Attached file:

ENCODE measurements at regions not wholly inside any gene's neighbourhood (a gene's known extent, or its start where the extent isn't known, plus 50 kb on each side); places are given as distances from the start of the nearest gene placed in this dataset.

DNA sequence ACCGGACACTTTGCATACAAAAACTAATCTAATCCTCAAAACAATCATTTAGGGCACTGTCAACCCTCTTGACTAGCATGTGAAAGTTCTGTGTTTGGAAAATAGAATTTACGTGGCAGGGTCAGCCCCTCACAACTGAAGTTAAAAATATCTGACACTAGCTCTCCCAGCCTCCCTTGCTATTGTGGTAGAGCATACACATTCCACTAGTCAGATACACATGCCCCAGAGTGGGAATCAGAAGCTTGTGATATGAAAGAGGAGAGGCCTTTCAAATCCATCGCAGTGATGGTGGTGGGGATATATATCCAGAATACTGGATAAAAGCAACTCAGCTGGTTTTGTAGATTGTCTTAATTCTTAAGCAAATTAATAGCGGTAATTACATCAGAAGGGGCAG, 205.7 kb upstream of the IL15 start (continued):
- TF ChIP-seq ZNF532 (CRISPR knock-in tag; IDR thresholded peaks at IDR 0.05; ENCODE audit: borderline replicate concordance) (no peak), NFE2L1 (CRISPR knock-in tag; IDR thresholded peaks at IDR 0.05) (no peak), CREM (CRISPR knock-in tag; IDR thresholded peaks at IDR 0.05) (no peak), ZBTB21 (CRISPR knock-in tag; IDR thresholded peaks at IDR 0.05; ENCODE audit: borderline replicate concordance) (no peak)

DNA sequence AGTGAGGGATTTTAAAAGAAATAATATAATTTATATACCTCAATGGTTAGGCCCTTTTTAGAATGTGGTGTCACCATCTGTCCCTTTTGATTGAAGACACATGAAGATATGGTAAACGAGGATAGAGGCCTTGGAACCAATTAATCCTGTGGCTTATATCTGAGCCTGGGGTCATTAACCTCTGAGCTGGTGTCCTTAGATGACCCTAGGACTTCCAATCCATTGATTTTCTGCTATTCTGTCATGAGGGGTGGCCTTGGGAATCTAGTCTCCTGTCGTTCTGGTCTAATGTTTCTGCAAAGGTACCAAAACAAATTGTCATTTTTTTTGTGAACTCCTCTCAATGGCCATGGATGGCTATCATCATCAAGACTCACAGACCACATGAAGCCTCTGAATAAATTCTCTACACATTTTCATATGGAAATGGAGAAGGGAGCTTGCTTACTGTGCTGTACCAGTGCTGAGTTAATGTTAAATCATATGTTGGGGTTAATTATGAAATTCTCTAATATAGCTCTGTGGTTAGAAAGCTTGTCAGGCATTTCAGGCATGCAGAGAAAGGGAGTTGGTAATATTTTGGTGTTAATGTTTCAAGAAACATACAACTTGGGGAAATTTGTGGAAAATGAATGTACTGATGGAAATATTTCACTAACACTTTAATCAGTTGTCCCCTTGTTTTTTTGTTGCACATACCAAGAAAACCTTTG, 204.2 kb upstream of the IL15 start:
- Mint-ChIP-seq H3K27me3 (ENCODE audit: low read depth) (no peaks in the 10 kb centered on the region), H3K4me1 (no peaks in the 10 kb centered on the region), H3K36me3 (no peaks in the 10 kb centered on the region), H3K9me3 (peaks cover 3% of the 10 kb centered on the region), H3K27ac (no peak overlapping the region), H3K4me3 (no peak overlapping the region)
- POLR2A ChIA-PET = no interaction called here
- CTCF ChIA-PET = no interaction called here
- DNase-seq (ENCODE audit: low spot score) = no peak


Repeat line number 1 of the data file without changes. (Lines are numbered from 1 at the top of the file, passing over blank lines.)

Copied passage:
ENCODE measurements at regions not wholly inside any gene's neighbourhood (a gene's known extent, or its start where the extent isn't known, plus 50 kb on each side); places are given as distances from the start of the nearest gene placed in this dataset.